It may be too much to ask the G-7, which normally reserves its energy for pointless but massively expensive annual summits in deluxe resorts like Heiligendamm, Germany, or Sea Island, Georgia, to take dramatic steps to address the financial crisis that is sweeping the world. But we should at least expect that the seven most powerful national economies would not make things worse at a moment of global need. Or should we?
The world's economists have been nearly unanimous in saying that only a coordinated, worldwide effort can stem the current credit crunch and companion market meltdown. Their proposed solutions include: cut interest rates, recapitalize the banks and insure deposits; get governments to step in and guarantee short-term interbank lending. "The first good thing about this situation is that it does not call for different central banks and Treasuries to do different things, but rather for them all to do the same thing in unison without fouling each other's oars. That should be relatively easy to arrange," wrote University of California, Berkeley, professor J. Bradford DeLong in a new e-book about the crisis.
Maybe. The G-7 Finance Ministers and central bankers met in Washington this afternoon and issued what they called a plan of action, although it was a curiously action-free plan. In fact, the document they produced was only an opaque statement of principles, devoid of action. "We commit to continue working together to stabilize financial markets and restore the flow of credit, to support global economic growth," the statement said. No specifics were mentioned. They may be, over the weekend, away from the glare of global stock markets.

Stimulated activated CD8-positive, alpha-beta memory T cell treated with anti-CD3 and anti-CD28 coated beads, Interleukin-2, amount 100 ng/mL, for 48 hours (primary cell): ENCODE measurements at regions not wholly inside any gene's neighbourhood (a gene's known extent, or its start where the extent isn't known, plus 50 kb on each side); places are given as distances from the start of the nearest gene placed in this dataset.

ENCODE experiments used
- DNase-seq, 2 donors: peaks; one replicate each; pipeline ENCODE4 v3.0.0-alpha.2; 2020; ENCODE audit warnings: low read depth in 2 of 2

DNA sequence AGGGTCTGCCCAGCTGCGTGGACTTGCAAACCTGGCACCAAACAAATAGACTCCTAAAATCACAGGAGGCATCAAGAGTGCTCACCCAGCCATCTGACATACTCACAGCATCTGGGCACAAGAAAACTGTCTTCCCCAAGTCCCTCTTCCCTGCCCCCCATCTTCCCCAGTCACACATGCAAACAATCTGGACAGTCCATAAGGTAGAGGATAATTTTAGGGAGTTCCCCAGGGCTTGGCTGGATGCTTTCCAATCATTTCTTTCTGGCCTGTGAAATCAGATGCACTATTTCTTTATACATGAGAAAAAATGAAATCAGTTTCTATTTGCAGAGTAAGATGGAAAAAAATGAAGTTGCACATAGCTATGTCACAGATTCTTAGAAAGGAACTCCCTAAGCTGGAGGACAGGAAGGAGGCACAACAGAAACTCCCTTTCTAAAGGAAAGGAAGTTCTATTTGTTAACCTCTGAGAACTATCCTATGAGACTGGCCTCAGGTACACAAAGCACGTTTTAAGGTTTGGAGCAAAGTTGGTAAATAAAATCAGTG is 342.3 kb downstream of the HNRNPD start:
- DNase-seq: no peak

U.S. officials were quick to back the nonaction plan. "Behind the principles are an expectation of action, just not a detailed plan for action," said a White House official. President Bush tried to put a positive face on things in a statement on the economy Friday morning, but all he could manage was to argue that through the international meetings, "the world is sending an unmistakable signal: we're in this together, and we'll come through this together."
Global stock markets were sending an unmistakable signal too: panic. The Dow Jones industrial average finished its worst week ever, off about 22%. On Friday, the market swung wildly, dropping 500 points on three occasions, then vaulting into positive territory before coughing up its gains in the last half-hour of trading to finish the day down 128 at 8,451. The NASDAQ managed a small gain. But European and Asian markets were pummeled again.
The danger is that the G-7, always fractious and inclined to inaction, may be unable to agree on what moves to make. Worse, it's not just the G-7 that's in the spotlight. The other pillars of 20th century international financial stability are meeting this weekend in Washington, and expectations for action by the International Monetary Fund, the World Bank and the G-20 are also low. The less the international organizations seem likely to do, the louder the cry for help becomes. "This is a financial crisis that is global and needs a global response," says Professor Helge Berger of the Freie Universitat in Berlin. "Piecemeal won't work."